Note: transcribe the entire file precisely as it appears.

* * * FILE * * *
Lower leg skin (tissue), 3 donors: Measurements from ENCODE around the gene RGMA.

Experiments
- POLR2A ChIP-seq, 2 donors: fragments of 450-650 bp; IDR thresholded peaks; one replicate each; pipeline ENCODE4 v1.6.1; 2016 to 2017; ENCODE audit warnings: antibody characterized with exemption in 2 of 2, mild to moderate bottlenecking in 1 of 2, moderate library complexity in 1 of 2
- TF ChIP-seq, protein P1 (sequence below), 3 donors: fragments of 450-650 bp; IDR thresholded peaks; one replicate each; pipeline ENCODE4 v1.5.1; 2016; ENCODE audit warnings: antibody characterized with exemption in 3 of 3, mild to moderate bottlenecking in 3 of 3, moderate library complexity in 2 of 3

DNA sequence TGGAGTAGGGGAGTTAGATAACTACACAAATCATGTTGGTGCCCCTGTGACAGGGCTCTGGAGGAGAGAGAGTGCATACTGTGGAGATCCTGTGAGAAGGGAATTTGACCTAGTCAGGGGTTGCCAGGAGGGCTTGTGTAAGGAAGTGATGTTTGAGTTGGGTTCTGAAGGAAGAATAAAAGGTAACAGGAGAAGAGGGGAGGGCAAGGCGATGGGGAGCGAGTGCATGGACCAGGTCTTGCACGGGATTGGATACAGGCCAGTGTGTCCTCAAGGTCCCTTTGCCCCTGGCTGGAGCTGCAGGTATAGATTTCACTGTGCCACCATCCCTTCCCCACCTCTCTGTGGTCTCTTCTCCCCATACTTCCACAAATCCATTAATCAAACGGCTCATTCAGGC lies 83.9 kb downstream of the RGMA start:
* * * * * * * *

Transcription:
Lower leg skin (tissue), 3 donors: Measurements from ENCODE around the gene RGMA.

Experiments
- POLR2A ChIP-seq, 2 donors: fragments of 450-650 bp; IDR thresholded peaks; one replicate each; pipeline ENCODE4 v1.6.1; 2016 to 2017; ENCODE audit warnings: antibody characterized with exemption in 2 of 2, mild to moderate bottlenecking in 1 of 2, moderate library complexity in 1 of 2
- TF ChIP-seq, protein P1 (sequence below), 3 donors: fragments of 450-650 bp; IDR thresholded peaks; one replicate each; pipeline ENCODE4 v1.5.1; 2016; ENCODE audit warnings: antibody characterized with exemption in 3 of 3, mild to moderate bottlenecking in 3 of 3, moderate library complexity in 2 of 3

DNA sequence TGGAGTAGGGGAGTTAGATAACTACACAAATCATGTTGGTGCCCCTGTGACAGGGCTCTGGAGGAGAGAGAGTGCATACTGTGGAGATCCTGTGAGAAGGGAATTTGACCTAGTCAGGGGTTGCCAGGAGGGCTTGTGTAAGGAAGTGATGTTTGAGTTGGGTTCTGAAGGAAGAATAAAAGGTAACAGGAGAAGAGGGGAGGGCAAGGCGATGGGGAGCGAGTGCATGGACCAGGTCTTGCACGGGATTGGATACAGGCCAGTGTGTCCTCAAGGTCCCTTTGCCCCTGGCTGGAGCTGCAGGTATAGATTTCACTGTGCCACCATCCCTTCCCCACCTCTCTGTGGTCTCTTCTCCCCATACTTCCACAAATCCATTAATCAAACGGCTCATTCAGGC lies 83.9 kb downstream of the RGMA start: